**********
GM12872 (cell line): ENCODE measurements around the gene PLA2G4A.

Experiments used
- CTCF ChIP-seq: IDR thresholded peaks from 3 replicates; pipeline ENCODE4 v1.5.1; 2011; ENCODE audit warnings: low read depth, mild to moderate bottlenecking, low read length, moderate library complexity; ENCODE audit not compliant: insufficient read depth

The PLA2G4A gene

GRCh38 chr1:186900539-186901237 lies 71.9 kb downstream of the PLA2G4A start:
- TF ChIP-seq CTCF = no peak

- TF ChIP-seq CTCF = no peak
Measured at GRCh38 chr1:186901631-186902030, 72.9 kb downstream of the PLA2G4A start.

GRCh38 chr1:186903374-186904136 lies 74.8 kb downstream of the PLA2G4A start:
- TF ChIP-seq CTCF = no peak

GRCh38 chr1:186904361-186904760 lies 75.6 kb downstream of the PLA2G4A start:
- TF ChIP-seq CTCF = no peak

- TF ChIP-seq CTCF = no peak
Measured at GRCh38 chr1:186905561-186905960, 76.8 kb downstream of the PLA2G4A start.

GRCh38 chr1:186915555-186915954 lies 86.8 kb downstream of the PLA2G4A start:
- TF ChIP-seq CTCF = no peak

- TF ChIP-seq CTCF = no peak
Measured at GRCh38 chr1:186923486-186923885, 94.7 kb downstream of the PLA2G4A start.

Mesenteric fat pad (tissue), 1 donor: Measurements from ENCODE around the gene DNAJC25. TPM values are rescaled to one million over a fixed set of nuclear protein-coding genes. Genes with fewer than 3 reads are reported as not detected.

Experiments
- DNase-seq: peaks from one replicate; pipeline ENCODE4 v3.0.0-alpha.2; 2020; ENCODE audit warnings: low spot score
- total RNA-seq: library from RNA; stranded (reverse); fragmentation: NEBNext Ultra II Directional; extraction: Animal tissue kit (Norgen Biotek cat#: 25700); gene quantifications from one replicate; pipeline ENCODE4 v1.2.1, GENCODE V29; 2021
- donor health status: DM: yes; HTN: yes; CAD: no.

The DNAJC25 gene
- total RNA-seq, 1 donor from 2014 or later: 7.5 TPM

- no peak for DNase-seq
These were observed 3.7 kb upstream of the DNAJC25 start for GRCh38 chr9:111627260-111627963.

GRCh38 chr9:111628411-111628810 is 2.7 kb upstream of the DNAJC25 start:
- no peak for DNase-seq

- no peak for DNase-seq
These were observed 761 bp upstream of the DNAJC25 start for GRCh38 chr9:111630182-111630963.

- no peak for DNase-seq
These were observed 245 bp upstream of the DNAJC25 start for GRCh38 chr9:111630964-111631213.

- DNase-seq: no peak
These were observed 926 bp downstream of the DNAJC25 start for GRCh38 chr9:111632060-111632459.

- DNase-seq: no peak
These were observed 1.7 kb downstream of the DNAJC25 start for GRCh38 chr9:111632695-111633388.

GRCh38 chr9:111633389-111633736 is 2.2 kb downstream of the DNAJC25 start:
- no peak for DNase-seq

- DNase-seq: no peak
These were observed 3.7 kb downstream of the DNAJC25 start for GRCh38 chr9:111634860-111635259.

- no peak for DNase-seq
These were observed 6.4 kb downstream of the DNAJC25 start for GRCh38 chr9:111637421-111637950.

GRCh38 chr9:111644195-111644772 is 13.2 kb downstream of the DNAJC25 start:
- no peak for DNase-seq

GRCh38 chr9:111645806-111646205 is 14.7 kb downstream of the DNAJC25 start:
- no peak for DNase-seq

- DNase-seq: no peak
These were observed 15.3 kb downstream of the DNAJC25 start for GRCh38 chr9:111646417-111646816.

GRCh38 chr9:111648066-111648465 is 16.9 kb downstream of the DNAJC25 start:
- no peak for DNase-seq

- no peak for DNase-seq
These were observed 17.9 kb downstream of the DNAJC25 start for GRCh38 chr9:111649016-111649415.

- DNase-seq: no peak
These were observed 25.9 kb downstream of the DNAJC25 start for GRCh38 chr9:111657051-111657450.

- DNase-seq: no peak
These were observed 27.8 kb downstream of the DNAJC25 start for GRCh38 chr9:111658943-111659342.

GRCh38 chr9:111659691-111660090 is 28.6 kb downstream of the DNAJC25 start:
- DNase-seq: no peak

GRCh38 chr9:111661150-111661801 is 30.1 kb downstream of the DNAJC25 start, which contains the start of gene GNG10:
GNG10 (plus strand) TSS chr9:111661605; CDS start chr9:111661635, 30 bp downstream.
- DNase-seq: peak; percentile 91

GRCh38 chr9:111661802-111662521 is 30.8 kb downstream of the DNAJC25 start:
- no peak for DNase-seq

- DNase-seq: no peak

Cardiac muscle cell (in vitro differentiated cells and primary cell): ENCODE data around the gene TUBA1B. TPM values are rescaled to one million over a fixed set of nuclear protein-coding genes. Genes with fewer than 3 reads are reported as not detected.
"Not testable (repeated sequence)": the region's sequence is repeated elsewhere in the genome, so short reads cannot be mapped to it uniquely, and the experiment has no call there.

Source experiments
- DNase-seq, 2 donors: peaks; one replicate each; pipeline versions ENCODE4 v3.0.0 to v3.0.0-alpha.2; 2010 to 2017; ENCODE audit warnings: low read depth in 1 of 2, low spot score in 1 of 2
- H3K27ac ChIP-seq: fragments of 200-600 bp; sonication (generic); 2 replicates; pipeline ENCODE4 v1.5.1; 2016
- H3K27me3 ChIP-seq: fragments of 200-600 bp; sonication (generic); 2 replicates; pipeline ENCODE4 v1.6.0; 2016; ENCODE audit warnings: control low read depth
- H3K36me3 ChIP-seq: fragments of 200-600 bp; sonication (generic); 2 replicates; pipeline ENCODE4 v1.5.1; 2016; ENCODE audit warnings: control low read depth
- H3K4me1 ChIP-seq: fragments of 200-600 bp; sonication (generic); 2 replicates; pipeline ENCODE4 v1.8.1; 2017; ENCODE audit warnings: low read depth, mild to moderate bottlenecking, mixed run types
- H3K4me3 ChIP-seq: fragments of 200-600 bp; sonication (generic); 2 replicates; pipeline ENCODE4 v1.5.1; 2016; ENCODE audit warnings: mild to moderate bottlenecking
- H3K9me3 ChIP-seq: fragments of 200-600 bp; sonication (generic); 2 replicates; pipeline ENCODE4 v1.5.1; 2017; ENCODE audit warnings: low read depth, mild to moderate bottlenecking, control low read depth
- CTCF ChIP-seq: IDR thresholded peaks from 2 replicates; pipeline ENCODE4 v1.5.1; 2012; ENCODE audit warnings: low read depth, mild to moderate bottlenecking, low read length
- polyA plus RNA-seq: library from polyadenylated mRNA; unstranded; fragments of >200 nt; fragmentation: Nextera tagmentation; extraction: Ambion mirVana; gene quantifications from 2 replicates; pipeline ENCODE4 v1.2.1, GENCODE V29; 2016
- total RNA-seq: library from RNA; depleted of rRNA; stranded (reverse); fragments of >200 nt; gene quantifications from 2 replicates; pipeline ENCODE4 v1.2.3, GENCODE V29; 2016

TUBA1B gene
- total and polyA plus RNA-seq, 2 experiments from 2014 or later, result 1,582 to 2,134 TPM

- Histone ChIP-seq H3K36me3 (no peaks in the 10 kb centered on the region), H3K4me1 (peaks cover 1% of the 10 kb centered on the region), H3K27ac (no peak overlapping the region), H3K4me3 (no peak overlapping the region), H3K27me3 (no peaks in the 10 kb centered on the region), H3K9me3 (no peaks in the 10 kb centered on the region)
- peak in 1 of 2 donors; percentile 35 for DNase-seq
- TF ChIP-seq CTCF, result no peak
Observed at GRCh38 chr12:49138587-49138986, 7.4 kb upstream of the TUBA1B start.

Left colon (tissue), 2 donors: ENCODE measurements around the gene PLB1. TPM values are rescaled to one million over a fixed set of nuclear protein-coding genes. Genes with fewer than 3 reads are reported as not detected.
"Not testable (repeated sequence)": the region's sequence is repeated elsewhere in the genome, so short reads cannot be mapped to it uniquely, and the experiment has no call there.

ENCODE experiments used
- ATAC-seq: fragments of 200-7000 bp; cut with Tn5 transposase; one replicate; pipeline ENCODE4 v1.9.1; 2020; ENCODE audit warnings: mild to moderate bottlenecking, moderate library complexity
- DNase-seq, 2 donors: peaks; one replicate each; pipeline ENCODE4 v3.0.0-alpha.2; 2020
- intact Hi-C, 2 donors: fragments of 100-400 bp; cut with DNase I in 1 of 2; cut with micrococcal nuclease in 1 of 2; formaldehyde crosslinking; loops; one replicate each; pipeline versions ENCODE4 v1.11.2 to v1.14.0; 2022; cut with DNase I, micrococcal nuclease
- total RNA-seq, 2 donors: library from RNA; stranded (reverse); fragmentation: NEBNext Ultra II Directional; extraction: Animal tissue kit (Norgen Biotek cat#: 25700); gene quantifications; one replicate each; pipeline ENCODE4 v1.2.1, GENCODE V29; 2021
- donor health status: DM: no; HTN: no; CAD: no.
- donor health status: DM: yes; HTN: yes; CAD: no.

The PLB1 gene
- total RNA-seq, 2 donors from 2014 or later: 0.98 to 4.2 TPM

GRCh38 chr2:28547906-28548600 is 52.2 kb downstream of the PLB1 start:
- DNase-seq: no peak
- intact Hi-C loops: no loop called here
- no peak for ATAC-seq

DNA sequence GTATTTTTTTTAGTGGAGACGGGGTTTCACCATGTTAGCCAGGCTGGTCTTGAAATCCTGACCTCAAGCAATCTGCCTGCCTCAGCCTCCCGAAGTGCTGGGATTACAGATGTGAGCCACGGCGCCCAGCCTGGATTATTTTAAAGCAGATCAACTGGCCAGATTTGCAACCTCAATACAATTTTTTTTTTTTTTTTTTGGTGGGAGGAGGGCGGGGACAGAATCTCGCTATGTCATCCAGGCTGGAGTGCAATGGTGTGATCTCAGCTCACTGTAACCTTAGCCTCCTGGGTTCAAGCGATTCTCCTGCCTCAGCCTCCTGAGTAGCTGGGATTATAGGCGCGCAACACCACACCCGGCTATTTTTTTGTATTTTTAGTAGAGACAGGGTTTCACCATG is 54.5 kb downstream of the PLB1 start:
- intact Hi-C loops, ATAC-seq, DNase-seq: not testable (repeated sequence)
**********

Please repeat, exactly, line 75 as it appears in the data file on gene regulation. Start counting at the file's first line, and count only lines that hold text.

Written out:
- H3K9me3 ChIP-seq: fragments of 200-600 bp; sonication (generic); 2 replicates; pipeline ENCODE4 v1.5.1; 2017; ENCODE audit warnings: low read depth, mild to moderate bottlenecking, control low read depth